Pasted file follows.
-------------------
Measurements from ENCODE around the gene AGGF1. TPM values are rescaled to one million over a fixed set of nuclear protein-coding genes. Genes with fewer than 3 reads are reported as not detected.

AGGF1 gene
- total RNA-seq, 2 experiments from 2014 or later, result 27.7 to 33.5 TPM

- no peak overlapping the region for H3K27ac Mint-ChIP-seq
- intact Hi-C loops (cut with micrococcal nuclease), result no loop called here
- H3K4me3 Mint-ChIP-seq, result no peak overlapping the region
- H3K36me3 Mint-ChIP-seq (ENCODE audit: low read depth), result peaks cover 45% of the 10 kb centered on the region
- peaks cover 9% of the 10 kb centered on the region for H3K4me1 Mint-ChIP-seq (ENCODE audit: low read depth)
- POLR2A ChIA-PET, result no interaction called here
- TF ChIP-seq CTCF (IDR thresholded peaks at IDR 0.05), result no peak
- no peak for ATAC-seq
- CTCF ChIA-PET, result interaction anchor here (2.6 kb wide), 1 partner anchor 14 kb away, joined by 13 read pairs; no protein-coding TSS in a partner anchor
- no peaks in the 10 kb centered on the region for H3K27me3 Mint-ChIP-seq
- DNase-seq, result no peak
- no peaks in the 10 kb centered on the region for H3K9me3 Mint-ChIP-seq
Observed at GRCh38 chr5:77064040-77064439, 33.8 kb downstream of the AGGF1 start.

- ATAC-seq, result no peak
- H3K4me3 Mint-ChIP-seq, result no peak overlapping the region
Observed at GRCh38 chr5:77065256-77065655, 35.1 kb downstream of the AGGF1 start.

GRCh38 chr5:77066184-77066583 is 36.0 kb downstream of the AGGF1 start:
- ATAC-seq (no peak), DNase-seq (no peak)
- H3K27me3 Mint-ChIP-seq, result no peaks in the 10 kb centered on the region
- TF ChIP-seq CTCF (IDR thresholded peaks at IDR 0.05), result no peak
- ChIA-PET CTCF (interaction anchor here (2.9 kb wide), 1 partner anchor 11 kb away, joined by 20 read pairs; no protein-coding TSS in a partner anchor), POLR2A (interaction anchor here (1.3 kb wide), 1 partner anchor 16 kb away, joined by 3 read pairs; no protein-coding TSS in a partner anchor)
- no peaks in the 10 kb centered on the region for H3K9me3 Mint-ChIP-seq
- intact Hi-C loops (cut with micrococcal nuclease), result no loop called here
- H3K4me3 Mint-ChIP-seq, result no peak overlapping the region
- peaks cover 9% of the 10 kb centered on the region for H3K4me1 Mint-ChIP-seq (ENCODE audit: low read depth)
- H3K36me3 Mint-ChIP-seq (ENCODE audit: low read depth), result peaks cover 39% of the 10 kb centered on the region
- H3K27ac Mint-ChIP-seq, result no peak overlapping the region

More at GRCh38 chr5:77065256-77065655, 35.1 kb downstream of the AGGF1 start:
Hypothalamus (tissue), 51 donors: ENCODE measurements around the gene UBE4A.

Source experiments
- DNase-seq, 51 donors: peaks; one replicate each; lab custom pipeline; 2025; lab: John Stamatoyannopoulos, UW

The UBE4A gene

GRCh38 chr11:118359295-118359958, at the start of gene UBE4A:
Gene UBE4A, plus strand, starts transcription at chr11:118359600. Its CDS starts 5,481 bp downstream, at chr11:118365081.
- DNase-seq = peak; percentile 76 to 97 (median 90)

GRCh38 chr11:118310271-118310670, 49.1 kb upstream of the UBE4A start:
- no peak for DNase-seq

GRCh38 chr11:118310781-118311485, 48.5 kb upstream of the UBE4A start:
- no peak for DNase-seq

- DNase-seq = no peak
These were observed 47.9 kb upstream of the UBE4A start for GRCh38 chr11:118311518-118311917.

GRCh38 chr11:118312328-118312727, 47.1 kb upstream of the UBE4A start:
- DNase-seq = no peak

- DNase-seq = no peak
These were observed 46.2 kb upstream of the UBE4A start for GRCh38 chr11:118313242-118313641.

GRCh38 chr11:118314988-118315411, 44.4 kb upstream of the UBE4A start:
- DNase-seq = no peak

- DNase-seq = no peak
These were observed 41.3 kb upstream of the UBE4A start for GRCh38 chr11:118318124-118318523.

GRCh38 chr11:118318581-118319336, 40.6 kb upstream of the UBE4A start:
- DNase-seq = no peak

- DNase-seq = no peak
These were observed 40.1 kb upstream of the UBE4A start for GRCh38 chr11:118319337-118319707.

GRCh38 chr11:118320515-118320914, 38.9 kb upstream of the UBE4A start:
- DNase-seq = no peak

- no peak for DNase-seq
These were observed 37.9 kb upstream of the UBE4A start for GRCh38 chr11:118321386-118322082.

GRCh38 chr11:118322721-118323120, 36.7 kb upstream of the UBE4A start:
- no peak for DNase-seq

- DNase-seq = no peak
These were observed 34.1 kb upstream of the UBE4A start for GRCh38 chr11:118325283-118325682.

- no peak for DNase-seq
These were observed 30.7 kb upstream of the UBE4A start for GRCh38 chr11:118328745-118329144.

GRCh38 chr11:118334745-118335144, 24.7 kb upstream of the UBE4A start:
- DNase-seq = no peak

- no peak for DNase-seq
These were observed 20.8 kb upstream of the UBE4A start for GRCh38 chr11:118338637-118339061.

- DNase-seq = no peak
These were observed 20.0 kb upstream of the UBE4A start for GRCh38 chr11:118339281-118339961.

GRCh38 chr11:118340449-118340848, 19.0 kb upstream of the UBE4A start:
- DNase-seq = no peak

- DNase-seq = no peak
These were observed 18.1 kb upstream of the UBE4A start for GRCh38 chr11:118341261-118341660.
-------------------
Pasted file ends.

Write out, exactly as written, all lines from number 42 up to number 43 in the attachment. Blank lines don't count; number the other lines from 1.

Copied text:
- no peak for DNase-seq

- DNase-seq = no peak